The drum had two functions. For the noaidi, the Sami shaman, it was an instrument that helped him or her to enter a trance. When in the trance, the noaidi could travel to other worlds, to the world of the gods or to other places he wished to visit. To make the drum more powerful, various amulets and objects of power were attached to it.
Help in foretelling the future
The drum could also be an instrument used to help foretell the future. The world in which the Sami lived was drawn on its leather membrane. The drum's membrane was a picture of the cosmos. In the southern Sami area, the main god, the Sun, was surrounded by gods, animals and other forces that were important in life. Further to the north, the world was divided into several layers. It was often perceived that the world had three layers: the underworld, the visible world and the celestine world; the world of the gods. Some drums even had five layers. The most common motifs on the drums were the gods, reindeer, hunting and quarry animals, encampments and residences. In more recent times more modern motifs were found on some drums, such as churches and horses. A plumb was laid on the drum's membrane. This could be made of antler or brass. When the shaman drummed on the membrane, the plumb moved around. By following its movements he was able to predict the future.
The noaidi's tools
It was mostly the noaidi who used the drum. In addition to travelling in time and space, the drum could also be used to cure illnesses or to predict what would happen in the future. In order to cure a sick member of the group, the noaidi's job was to ascertain what offering the gods required in order to lift the illness from the sufferer's body. With the help of the drum, the noaidi could also learn about things that were important to the group. When they should go out and hunt, when they should move or which god required a particular offering. The noaidi, with his helpful spirits and his drum, was the central figure in the group. He or she was their religious and spiritual leader.
Christianity threatened by the drum
For the missionaries who worked among the Sami, the drum and the noaidi were considered to be the greatest threat to the conversion of the Sami. Laws were written forbidding the noaidi and the other Sami from worshipping what were termed idols. The use of the drum was punishable by law. They were collected in, burned or removed from the environment in which they were used. At the beginning of the 18th century the drum was a common object in most households. At Åsele market in 1725, more than 20 drums were collected.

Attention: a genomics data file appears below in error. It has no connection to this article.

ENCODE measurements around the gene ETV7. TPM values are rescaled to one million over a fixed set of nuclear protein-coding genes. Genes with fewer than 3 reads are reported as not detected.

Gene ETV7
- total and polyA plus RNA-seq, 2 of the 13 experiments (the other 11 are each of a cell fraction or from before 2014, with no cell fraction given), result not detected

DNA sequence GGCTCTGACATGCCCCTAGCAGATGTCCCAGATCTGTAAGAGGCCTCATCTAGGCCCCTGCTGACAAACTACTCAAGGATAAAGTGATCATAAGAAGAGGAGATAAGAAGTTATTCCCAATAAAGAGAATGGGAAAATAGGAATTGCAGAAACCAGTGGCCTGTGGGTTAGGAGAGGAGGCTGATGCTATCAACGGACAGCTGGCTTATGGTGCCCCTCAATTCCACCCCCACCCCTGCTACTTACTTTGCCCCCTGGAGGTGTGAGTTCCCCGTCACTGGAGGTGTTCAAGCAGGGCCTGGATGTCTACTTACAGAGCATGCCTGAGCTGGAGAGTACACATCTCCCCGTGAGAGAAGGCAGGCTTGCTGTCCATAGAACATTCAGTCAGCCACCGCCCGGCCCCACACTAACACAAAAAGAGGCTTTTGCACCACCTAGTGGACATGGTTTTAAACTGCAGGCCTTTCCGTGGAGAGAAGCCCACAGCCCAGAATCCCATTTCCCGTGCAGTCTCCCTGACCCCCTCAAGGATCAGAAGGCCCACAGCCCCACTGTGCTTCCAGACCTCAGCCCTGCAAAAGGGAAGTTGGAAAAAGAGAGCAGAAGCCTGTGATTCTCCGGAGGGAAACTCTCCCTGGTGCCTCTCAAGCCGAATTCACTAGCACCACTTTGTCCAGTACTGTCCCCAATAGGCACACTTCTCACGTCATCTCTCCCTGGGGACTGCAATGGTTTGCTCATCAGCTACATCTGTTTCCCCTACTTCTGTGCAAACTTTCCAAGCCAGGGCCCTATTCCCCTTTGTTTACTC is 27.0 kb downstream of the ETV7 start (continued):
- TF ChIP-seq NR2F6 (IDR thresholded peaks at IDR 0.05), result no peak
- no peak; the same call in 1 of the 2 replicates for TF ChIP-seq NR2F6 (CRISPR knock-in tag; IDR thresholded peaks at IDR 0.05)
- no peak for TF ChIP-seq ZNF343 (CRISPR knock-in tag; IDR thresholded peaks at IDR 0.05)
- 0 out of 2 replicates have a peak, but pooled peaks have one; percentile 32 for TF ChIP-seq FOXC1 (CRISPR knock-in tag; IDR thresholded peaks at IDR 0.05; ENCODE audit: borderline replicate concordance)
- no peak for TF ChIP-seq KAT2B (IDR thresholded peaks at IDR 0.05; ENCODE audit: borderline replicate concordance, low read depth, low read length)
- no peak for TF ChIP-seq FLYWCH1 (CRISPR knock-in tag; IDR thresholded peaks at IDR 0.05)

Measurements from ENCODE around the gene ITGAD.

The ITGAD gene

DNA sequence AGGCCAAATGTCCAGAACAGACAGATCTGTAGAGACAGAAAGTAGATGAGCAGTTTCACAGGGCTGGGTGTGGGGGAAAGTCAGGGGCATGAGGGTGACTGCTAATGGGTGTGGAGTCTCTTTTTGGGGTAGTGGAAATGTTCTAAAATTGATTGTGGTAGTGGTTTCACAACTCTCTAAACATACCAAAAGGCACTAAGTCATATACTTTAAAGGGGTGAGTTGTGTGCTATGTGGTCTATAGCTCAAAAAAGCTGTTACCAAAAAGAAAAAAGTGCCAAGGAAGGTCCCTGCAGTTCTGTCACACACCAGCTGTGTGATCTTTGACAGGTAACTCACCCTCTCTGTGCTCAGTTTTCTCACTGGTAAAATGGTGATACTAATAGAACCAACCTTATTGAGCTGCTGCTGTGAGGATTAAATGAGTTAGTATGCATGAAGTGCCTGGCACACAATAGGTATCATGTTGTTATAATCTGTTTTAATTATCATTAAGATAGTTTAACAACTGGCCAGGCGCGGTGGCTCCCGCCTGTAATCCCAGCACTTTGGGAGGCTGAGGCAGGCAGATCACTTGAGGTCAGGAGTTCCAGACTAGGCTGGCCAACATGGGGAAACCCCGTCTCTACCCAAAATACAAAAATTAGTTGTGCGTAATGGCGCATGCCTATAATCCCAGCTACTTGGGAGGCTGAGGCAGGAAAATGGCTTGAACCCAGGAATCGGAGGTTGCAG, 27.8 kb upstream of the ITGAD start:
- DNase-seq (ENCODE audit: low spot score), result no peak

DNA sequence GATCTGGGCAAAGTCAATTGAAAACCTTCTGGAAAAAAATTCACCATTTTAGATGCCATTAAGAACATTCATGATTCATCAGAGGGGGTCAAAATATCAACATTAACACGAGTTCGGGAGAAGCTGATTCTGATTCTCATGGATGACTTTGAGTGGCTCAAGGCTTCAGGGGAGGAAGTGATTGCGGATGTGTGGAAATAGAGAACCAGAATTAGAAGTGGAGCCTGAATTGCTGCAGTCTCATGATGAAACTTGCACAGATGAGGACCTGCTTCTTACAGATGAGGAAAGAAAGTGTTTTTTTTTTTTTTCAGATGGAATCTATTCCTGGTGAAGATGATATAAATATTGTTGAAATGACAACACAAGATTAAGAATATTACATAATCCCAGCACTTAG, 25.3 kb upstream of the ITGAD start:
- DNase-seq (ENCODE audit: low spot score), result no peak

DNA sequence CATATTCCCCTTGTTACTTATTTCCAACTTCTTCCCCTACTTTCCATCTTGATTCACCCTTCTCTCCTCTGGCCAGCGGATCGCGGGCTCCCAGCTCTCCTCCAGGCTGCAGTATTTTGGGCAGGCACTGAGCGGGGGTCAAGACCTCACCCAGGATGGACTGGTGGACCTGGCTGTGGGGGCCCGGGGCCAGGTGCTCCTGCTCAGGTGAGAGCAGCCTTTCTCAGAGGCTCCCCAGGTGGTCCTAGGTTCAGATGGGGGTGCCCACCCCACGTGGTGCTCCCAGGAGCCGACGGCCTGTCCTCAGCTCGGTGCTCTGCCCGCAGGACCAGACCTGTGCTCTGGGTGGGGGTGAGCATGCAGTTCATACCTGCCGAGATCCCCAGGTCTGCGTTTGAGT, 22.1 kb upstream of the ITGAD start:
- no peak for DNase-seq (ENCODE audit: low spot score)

The people who were forced to hand them in were probably not noaidis. Even though the authorities and the priesthood maintained at the time that the Sami had now been converted to Christianity, most groups of Sami lived in double worlds. Only 70 drums are still preserved today. Some of these can be seen at the Ájtte Mountain and Sami Museum in Jokkmokk and at the Nordic Museum in Stockholm.
The drum today
In spite of the fact that drums were forbidden and burned, many succeeded to keep them in secret. Drums were used and made in the 19th century, and there is even information from early 20th century. Some stopped using their drums but they did not hand them in to the authorities. They were still highly values objects. In stead the drums were buried, often in the mountains, in a special and secret place chosen by the person who buried it.
Several drums have been found by people who were looking for other things. The skin is destroyed, but the frame of the drum, made of hard wood, has been preserved. Today new drums and copies of old famous drums are made, by both Sami and non-Sami. There seems to be unwritten rules on how to make them, and handle them. Some craftsmen follow the traditional ways on how to choose wood, skin and the other material needed. You do not mix characteristic details from different regions, but stick to the style used in the area where the craftsman has its origin.
What you see in the painted symbols on the skin, is for your own interpretation, but for the person who made them they often have a special meaning. Today the Sami usually don't use the drum like in old times, to foretell the future or enter a trance. Now it is used as a music instrument or as a symbol in political manifestations. The drum is still a strong and important Sami symbol.